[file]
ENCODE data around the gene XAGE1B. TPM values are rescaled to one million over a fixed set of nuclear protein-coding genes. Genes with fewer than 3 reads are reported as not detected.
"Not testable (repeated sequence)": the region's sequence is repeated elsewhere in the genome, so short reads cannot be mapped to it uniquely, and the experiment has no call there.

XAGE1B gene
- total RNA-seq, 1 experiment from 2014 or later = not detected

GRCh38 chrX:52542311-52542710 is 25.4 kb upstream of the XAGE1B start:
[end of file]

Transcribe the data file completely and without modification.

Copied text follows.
ENCODE data around the gene XAGE1B. TPM values are rescaled to one million over a fixed set of nuclear protein-coding genes. Genes with fewer than 3 reads are reported as not detected.
"Not testable (repeated sequence)": the region's sequence is repeated elsewhere in the genome, so short reads cannot be mapped to it uniquely, and the experiment has no call there.

XAGE1B gene
- total RNA-seq, 1 experiment from 2014 or later = not detected

GRCh38 chrX:52542311-52542710 is 25.4 kb upstream of the XAGE1B start: